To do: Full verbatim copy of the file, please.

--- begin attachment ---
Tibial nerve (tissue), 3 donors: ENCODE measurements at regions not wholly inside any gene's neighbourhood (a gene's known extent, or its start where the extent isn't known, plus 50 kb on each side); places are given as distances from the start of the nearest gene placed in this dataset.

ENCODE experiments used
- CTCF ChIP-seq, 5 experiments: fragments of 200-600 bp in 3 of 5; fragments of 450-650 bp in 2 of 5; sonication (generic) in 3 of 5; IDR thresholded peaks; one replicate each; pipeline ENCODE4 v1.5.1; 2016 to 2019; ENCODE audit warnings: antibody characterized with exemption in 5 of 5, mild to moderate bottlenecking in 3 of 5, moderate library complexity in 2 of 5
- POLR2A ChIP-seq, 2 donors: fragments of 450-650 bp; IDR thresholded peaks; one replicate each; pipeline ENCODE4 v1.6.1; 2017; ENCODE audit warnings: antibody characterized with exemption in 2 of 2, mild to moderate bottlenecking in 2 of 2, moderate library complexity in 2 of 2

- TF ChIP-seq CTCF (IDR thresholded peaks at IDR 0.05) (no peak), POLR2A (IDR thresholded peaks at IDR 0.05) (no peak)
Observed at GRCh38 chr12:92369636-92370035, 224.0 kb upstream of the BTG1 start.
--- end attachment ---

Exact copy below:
Tibial nerve (tissue), 3 donors: ENCODE measurements at regions not wholly inside any gene's neighbourhood (a gene's known extent, or its start where the extent isn't known, plus 50 kb on each side); places are given as distances from the start of the nearest gene placed in this dataset.

ENCODE experiments used
- CTCF ChIP-seq, 5 experiments: fragments of 200-600 bp in 3 of 5; fragments of 450-650 bp in 2 of 5; sonication (generic) in 3 of 5; IDR thresholded peaks; one replicate each; pipeline ENCODE4 v1.5.1; 2016 to 2019; ENCODE audit warnings: antibody characterized with exemption in 5 of 5, mild to moderate bottlenecking in 3 of 5, moderate library complexity in 2 of 5
- POLR2A ChIP-seq, 2 donors: fragments of 450-650 bp; IDR thresholded peaks; one replicate each; pipeline ENCODE4 v1.6.1; 2017; ENCODE audit warnings: antibody characterized with exemption in 2 of 2, mild to moderate bottlenecking in 2 of 2, moderate library complexity in 2 of 2

- TF ChIP-seq CTCF (IDR thresholded peaks at IDR 0.05) (no peak), POLR2A (IDR thresholded peaks at IDR 0.05) (no peak)
Observed at GRCh38 chr12:92369636-92370035, 224.0 kb upstream of the BTG1 start.